A Review of A mystery & a meal. by David Gosnell

A mystery & a meal. by David Gosnell

A mystery & a meal. by David Gosnell

it has been some time since David Gosnell published a work in The Wielder series, and I was really quite pleased to receive a copy of his latest work in my email the other day. The series is one of my favourites by far and, of course, Silithes, the main Succubus of the series has always fascinated me with the mystery that surrounds her and how tightly she holds that to her.

The work that was released is one that focuses on Silithes for the most part, though the other characters in the series also make their appearances as well. Being that Silithes is such an enigma for the characters in the series, to have a story that speaks to her, who she is, and what her feelings are about herself, Arthur, and the world around her, told many things that weren’t said before in the series.

Like, for example, Silithes fears something and she sees it in the mirror every day.

The work tells the story of:

Silithes is a succubus on a mission. She’s out to find out who the sick freak is who’s been killing women in her town of New Orleans. And once she finds out who he is, she’s going to make a meal out of him.

That is, unless he gets her first.

Silithes’ mission takes on a different complexion when a young girl’s life is on the line. The clock is ticking and this mystery has to be solved because now it’s about more than just a nice snack.

Silithes finds a mystery that, at first, seems to be a matter of finding someone doing evil and getting rid of them in her own way with her Wielder’s permission. But what she begins to put the pieces of the mystery together she finds that things aren’t as simple as they might be. What’s worse is that in finding the solution she has to face something she never expected to. Herself.

This work falls between the first book Betrayal and the second Sworn Vengeance in the series and as such it connects well to both sides of the series and doesn’t feel out of place. Being where is does fall into the series, there is a bit of foreshadowing to the later works in the series, but that is done very lightly and doesn’t intrude on how things are at the time of this story about Silithes. There is the friction between herself and Arthur, the issues she has with the other summonlings that Arthur has with him. It is a bit hard to see Arthur’s attitude towards Silithes at times, but things have to be that way because that’s how things were.

The work is told from Silithes’ perspective and in doing so her thoughts come out very clearly and I liked that a lot. I thought it was a wonderful thing to be able to “hear” her thoughts. To understand why she did things in the way she did so. Even being able to listen to her internal monologue, the occasional eye-rolling comment at the universe was an amazing touch. But more than that, to read of her fears, of all of the things that haunt her was far more telling. It is, at times, a stark contrast between the Silithes the world sees and who she really is.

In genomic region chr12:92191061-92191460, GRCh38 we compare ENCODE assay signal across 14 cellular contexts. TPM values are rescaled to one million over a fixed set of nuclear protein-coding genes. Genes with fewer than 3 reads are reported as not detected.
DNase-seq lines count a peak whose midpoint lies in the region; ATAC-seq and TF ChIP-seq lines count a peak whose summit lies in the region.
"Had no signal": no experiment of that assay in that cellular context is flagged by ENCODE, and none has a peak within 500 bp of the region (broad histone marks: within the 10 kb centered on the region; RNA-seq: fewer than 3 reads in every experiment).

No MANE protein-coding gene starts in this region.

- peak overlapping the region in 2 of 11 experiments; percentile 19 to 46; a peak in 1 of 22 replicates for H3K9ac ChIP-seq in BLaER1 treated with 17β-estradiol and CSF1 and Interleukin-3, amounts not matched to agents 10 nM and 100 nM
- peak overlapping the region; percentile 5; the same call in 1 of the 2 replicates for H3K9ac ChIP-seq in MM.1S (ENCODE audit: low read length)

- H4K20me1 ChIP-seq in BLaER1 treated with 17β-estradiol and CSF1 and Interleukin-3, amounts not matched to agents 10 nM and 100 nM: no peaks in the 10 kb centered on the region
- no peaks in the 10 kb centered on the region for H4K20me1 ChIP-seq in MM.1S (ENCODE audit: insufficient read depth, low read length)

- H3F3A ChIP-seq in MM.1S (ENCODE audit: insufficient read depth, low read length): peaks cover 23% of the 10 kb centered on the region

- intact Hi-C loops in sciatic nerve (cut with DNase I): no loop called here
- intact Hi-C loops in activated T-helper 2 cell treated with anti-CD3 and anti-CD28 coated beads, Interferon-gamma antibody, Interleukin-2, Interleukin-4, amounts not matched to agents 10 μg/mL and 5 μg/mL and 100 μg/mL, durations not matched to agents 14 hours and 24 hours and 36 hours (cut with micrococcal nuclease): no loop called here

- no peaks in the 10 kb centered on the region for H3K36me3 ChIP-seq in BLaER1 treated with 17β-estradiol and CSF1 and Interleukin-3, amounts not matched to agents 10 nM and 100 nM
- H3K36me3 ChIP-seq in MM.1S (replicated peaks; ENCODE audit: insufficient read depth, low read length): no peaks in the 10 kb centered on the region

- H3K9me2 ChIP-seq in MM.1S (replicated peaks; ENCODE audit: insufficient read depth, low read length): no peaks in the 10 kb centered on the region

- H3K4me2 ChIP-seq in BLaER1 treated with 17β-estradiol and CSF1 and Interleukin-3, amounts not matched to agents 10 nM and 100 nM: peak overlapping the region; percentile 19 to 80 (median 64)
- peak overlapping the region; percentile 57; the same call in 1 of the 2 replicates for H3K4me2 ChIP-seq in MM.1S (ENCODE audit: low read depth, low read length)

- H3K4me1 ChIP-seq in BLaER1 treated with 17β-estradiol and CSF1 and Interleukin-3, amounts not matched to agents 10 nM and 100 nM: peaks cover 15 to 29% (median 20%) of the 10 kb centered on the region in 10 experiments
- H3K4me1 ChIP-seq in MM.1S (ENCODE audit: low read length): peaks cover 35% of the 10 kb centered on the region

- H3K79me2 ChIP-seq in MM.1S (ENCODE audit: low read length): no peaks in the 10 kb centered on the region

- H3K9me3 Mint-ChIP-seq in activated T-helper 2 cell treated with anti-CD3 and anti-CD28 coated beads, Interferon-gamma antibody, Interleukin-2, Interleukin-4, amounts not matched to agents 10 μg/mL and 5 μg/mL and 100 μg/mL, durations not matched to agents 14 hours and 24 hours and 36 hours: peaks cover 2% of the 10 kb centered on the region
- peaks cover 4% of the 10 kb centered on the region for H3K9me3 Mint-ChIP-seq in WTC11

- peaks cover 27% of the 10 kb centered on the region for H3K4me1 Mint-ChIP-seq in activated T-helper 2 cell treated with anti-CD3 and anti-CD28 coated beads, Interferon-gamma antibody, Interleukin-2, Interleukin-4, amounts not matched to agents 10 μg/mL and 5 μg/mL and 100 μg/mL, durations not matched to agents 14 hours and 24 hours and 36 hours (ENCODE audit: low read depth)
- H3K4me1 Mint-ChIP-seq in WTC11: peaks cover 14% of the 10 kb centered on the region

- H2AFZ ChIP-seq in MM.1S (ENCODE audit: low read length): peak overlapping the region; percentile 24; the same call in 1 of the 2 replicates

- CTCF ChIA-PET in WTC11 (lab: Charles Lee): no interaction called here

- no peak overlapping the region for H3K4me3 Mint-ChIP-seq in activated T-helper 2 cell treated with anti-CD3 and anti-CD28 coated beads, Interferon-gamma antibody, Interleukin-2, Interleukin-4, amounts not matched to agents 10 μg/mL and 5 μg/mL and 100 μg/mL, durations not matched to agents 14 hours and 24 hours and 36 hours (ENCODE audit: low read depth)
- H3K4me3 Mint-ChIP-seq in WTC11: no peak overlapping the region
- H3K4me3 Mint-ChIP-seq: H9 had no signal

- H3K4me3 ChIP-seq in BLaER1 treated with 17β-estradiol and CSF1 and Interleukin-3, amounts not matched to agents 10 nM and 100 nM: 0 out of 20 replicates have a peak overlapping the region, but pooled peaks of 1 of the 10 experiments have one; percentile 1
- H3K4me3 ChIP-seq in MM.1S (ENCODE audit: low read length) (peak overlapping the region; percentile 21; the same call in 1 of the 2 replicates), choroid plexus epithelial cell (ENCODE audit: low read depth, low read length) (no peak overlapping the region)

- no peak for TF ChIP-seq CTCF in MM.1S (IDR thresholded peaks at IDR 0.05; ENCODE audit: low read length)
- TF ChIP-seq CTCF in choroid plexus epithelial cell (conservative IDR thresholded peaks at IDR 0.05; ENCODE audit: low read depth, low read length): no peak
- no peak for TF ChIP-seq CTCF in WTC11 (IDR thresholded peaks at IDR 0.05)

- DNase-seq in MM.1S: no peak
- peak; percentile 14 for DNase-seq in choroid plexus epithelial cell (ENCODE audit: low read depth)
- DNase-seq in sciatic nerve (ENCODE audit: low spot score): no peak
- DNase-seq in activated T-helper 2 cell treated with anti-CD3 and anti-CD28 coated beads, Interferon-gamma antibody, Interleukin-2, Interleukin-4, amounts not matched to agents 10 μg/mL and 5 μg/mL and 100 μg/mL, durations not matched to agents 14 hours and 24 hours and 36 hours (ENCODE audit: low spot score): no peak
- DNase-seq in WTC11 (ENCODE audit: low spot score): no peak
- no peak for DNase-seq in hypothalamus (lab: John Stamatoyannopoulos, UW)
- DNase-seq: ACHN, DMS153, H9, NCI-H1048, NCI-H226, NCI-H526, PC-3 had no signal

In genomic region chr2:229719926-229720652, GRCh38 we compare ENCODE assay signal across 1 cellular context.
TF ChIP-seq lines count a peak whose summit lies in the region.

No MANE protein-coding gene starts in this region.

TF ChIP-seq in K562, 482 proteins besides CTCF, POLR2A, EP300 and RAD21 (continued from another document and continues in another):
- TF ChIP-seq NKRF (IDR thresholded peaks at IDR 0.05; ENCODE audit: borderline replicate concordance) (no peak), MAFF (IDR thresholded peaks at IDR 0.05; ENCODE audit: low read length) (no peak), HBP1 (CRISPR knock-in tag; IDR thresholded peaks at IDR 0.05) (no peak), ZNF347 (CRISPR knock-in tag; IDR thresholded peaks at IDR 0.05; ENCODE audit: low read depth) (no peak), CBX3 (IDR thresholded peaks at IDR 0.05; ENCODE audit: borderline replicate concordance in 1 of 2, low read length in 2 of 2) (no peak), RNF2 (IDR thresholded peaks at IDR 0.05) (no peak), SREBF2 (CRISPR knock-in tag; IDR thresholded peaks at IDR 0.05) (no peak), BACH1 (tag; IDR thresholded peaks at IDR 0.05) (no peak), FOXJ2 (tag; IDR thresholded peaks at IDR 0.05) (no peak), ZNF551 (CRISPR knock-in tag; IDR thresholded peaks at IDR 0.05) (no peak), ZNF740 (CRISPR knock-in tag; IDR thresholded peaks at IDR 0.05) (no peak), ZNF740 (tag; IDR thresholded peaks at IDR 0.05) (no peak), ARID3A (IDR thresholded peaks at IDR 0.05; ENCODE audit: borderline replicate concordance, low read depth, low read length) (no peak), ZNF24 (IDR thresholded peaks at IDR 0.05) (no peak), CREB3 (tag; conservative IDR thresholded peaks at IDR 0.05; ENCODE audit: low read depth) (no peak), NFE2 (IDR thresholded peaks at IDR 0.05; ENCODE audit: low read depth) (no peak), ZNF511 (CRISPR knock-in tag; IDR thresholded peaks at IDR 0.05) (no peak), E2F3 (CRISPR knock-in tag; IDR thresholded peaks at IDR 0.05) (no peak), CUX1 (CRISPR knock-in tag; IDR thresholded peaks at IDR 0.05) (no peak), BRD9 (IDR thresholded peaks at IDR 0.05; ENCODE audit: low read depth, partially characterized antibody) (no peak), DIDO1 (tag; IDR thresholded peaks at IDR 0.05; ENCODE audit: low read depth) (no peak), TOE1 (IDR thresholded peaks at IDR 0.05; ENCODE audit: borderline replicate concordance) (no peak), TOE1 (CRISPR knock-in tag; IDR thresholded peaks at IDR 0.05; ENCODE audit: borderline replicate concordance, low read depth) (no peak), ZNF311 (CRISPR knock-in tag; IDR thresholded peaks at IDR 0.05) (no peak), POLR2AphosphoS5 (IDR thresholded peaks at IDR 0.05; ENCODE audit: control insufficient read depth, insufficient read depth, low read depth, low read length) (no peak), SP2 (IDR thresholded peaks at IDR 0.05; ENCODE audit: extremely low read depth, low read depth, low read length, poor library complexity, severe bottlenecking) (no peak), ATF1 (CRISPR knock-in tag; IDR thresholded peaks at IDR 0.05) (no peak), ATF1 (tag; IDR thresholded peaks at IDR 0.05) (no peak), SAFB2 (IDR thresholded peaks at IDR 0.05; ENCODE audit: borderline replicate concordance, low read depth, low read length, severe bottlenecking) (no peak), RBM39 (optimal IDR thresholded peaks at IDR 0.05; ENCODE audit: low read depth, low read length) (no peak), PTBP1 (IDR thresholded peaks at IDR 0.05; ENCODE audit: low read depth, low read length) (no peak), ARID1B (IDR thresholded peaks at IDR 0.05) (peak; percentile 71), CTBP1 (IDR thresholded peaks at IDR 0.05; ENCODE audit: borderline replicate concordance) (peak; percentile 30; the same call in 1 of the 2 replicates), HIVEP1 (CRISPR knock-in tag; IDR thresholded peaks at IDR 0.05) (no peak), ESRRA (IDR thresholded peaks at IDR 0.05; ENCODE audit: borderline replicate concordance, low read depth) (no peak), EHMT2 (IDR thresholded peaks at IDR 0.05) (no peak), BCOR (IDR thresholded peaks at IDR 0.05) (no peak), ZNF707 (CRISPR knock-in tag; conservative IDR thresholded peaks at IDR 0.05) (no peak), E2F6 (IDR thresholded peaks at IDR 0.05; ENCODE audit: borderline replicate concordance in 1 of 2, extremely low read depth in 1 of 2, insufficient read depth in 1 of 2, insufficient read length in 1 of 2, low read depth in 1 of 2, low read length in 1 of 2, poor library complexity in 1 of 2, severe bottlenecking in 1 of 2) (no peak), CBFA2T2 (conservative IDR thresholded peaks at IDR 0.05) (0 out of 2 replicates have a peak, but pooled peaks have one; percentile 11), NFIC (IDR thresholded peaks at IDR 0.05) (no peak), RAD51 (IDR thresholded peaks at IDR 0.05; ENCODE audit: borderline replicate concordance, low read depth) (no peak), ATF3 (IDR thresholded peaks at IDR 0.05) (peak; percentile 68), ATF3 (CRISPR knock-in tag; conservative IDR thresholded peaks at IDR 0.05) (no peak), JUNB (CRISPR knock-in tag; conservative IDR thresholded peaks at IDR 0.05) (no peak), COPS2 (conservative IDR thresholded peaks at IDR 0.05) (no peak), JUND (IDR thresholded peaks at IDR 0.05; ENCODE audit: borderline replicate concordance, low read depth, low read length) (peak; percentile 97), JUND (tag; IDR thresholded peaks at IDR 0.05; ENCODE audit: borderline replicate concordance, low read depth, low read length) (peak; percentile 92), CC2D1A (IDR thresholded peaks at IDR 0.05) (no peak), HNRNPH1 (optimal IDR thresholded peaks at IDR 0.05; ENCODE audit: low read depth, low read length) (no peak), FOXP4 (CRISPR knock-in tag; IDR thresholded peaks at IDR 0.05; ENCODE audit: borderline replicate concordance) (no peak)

The work is very much a detective-mystery with a very strong Succubus slant to the story, but even so, being as it was made complete sense. Silithes didn’t act out of character, her motives held true to her character. There are a few points at which there is some lovely Succubus mind control or influence told and that was true to Silithes as well. Silithes shows something that has been obvious from the beginning of the series and that is she is far more intelligent than many expect her to be. Not in a evil way, but simply that is who she is and she is very good at being able to use her abilities to get what she needed… even if there is one that she cannot have and cannot completely understand why.

That is until a moment in the work where Silithes sees exactly what others see in her and when she does that is a very strong and telling point in her character’s development. Her reaction, what she comes to decide upon changes her and in doing so the next work in the series makes a lot of sense in a lot of ways.

Well written as always, the story moves from chapter to chapter well, there are very few mistakes in the work, a very few minor word errors here and there, but they are far and few between. The emotional attachment to Silithes and the other characters is very strong, the plot is well suited to tell this story about Silithes as well. Overall, I think this well might be my favourite work in the series so far.

Five out of five pitchforks.

A work that, at last, allows a good look into who Silithes is, what her thoughts are, and in the most important way, doesn’t allow her to hide her own truth. Something very special, well enjoyed and offers a glimpse into one of the deepest mysteries of the series. For that, most of all, a captivating read that I recommend.




    • avatar
    • James on November 22, 2015 at 9:38 pm

    Foreshadowing is always easier when it is done after the fact. But weaving new character development in between two older stories is not. It is good that the author has been listening to his characters all along, and trusts them enough to go where they led.

    • avatar
    • TeraS on January 25, 2016 at 11:56 pm

    And should David actually create something he’s mentioned… That will be… interesting…


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